News Briefs

Portland State named “Best in the West”

For the second year in a row, The Princeton Review recognized Portland State for being one of the best colleges on the west coast in its “Best Regional Colleges” list.

Portland State named “Best in the West”

For the second year in a row, The Princeton Review recognized Portland State for being one of the best colleges on the west coast in its “Best Regional Colleges” list.

The list—which includes Reed College, Lewis & Clark College and Oregon State University—identifies the best institutions throughout each of the four regions in the U.S., 120 of which are western institutions.

“We chose Portland State University and the other terrific schools we recommended as our ‘regional best’ colleges primarily for their excellent academic programs,” said Robert Franek, The Princeton Review’s vice-president of publishing, in a news release.

According to Franek, the colleges featured in the list were chosen based on the institutional data collected by The Princeton Review, the company’s visits to each school, information from college counselors and advisers and The Princeton Review’s staff opinions.

“We also take into account what students at the schools reported to us about their campus experiences…on our 80-question student survey for this project,” he said.

In the survey, students were asked to rate their schools on issues such as professor accessibility, the quality of the food on campus, the student body and the overall campus life, according the press release.

One student in the survey described PSU as being a lively institution that is very connected to the city and its region. In addition, the student said that PSU is an “ideal school to complete an educational program while pursuing a career and life,” according to the press release.

The student also praised PSU for its faculty, referring to its professors as “concerned, engaged and easy to meet with.”

For more information about The Princeton Review and the “Best Regional Colleges” list, visit

Portland State hires new chief diversity officer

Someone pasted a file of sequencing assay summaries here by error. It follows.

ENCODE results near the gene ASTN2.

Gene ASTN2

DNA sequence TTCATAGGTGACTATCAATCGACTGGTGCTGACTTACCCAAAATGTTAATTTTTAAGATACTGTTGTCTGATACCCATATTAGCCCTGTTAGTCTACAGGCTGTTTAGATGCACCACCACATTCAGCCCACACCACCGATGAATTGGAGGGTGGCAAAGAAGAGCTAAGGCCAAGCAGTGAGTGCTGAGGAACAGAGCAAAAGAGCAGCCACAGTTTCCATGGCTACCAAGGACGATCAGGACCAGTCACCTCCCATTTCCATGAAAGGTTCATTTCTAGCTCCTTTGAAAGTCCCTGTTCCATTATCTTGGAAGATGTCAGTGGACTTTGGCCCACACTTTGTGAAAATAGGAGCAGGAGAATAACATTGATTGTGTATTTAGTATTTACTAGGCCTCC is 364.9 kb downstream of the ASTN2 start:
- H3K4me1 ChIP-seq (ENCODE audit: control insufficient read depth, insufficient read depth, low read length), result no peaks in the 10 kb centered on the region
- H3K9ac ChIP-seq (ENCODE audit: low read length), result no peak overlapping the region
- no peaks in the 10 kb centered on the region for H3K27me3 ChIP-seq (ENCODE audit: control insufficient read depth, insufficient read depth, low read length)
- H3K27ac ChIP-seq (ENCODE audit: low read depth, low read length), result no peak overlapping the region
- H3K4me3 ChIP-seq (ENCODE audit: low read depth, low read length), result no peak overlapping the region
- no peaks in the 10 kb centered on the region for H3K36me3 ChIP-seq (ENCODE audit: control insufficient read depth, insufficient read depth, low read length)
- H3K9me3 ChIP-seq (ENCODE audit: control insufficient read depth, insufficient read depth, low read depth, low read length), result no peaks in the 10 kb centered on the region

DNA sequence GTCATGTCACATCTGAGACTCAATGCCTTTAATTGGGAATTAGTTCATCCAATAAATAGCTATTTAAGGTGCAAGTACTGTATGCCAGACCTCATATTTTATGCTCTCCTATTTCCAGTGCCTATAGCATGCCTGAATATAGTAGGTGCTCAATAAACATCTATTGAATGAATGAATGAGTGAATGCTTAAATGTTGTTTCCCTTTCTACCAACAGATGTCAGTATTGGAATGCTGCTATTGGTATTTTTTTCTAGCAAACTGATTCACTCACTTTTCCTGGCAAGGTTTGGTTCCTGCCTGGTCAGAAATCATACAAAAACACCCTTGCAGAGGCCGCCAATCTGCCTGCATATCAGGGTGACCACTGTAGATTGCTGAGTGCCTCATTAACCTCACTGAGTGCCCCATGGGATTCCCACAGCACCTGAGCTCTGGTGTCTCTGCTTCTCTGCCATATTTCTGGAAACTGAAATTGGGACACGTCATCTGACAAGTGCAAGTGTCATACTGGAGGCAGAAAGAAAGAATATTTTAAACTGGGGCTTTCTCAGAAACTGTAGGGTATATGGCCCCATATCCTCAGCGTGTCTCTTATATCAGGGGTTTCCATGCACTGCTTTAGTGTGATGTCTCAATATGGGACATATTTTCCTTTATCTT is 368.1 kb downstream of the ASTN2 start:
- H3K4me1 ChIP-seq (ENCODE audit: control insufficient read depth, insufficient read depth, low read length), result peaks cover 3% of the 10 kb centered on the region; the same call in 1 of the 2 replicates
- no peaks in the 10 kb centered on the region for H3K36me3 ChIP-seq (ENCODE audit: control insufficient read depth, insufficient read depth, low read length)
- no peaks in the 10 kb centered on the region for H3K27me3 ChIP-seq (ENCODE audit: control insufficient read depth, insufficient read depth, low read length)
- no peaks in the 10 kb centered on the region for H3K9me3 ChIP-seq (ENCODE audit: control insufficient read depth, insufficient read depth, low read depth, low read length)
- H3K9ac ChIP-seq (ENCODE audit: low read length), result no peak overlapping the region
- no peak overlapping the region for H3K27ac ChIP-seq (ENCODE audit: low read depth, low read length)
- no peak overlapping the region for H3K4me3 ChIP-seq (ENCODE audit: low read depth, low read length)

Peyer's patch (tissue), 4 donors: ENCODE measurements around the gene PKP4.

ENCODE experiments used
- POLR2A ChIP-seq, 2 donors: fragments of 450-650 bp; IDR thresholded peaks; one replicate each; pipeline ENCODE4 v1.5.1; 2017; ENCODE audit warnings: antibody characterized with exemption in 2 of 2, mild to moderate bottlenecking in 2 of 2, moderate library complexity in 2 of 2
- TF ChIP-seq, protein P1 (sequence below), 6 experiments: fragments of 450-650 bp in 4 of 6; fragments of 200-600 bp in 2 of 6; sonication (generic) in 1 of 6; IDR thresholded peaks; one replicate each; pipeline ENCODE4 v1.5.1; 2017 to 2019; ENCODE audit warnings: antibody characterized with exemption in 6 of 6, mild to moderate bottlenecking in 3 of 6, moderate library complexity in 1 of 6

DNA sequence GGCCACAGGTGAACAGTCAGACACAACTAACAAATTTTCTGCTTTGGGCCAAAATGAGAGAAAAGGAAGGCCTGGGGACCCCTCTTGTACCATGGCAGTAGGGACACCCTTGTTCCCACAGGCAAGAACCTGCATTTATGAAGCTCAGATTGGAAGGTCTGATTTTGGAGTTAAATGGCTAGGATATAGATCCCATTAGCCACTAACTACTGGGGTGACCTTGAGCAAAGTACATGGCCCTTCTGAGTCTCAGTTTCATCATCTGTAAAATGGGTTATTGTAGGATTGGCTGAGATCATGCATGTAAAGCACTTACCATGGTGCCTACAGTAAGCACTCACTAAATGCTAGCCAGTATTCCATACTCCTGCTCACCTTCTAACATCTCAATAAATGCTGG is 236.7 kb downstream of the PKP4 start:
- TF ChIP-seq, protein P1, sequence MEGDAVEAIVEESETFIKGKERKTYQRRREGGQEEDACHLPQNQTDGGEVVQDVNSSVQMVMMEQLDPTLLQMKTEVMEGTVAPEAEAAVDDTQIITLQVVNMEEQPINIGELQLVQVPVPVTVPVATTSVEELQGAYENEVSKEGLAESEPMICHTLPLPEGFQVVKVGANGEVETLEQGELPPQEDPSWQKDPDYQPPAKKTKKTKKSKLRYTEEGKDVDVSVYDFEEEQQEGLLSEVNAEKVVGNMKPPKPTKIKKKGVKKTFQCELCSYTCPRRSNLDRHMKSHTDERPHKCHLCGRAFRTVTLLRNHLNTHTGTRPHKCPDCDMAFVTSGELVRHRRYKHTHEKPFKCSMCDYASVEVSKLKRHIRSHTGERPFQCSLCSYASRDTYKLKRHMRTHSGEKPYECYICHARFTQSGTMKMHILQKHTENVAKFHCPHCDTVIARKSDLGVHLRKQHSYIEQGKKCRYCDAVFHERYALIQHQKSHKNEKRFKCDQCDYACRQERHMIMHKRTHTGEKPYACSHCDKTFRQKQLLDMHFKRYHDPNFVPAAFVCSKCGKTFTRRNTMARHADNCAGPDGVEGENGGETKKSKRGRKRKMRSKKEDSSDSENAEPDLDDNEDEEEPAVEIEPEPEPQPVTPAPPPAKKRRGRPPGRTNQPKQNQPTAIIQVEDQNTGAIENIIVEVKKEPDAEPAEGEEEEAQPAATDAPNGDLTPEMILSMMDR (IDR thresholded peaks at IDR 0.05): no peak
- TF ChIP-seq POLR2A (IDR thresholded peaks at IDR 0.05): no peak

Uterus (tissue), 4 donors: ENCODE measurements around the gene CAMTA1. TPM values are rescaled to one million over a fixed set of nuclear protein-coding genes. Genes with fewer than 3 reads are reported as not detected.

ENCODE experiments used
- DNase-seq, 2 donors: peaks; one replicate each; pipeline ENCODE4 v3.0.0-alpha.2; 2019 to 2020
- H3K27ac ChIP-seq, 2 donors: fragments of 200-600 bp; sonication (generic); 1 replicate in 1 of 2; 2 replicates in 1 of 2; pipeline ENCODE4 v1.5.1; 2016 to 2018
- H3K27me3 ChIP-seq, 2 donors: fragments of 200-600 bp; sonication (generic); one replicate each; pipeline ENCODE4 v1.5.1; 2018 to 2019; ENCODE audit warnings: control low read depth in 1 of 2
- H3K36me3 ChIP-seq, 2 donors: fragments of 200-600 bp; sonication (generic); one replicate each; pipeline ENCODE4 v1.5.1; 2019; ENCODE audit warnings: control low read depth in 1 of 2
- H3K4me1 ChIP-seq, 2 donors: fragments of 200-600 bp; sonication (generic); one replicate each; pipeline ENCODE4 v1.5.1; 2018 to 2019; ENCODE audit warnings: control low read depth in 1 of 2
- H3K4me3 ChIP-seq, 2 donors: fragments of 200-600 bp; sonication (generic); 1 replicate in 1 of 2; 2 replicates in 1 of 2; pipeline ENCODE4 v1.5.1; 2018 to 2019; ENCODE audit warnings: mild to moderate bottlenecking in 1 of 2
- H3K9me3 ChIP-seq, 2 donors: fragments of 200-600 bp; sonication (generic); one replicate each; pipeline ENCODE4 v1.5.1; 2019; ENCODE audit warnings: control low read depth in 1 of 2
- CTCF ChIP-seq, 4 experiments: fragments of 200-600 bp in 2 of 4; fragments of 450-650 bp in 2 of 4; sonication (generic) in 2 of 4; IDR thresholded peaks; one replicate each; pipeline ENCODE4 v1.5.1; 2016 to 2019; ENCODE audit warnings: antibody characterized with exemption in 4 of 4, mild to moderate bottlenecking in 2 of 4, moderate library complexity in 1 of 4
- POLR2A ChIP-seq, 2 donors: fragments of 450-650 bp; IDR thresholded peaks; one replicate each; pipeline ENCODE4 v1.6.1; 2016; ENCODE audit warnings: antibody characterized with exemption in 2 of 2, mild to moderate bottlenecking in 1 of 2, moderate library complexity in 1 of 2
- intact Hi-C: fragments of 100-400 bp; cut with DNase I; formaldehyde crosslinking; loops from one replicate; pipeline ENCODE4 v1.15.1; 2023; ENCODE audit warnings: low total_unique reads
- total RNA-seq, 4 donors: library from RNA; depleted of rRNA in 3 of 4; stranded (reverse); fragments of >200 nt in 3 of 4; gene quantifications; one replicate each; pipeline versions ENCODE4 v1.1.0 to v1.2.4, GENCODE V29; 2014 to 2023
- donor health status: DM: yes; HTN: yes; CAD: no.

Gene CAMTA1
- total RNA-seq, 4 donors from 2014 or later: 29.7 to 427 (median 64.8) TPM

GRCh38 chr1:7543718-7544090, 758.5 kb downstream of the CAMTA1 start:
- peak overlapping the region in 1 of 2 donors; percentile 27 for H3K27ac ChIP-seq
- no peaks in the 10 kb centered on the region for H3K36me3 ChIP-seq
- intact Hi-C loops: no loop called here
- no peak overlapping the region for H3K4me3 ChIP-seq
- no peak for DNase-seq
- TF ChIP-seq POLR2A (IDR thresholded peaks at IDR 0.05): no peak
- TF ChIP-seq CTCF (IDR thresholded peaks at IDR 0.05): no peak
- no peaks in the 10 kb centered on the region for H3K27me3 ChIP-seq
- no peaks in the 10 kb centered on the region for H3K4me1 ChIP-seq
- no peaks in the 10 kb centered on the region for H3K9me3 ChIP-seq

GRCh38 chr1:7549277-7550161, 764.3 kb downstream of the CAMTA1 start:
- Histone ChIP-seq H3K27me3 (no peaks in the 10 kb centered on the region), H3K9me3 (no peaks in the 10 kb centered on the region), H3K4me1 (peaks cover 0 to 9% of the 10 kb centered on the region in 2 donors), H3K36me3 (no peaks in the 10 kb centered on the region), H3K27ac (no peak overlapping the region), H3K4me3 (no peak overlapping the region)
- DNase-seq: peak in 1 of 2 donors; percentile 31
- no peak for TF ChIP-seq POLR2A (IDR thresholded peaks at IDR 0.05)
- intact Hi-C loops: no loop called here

After several months of searching for an individual to fill the position, Jilma Meneses has been hired at Portland State’s first chief diversity officer. Her first day will be Sept. 1.

The position was designed primarily to guide the university’s diversity agenda and ensure that minority faculty and staff are represented. As CDO, Meneses will also support several diversity-related programs at PSU, including the Office of Diversity and Equity and the Office of Affirmative Action, according to a press release.

“We want diversity to get bumped up a bit in our DNA,” said Chip Lazenby, a PSU General Council member, told the Vanguard in May. Lazenby was also the chair of the committee to hire the new CDO.

“If you have a diverse faculty and staff, then students feel more secure on campus,” he said.

According to the press release, Meneses plans to engage the community and to promote awareness within minority groups about higher education’s ability to break cycles of poverty and discrimination.

“We created this new position,” said PSU President Wim Wiewel in a press release, “because as a society and an institution we all still have much to learn about how we practice and live diversity. Through her professional as well as her personal experiences, Jilma can lead us in this shared learning process.”

Meneses has worked for Oregon Health & Science University for over 10 years, and is currently its director of risk management. She is also the founder and current executive officer of Our Family Adoptions, a humanitarian aid organization that provides resources to orphans in the Democratic Republic of Congo, and is the first in the U.S. to partner with the DRC to process adoptions of orphaned Congolese children, according to a press release.

Portland State professor emeritus receives honorary award

Gertrude F. Rempfer, a professor emeritus at Portland State, received an honorary award last Monday, Aug. 2 by the Microscopy Society of America. Rempfer, 98, was one of the early pioneers in electron microscopy and is still active in her laboratory at PSU.

The award was given out during the presidential session of MSA’s conference,
“Microscopy and Microanalysis 2010,” in the ballroom of the Oregon Convention
Center.  According to Randy Smith, a graduate student in the Department of Physics at PSU, Rempfer was given a standing ovation by a thousand-plus attendees.

Afterwards, family, friends and former students, some of whom traveled from as far as Canada, were invited to a reception, Smith said.

“Gert is a vital part of PSU’s research community and a trusted and excellent teacher,” he said. “Her laboratory was noted for its open doors and friendly atmosphere. The sign over the door, ‘Electron Optics Spoken Here,’ has special meaning to all who ventured there.”

According to the Department of Physics, she is known for her research in the areas of photoelectron microscopy, low-energy reflection electron microscopy and abberation correction.

Rempfer is also the only woman to have received the Distinguished Scientist Award from the MSA, which she won in 1990.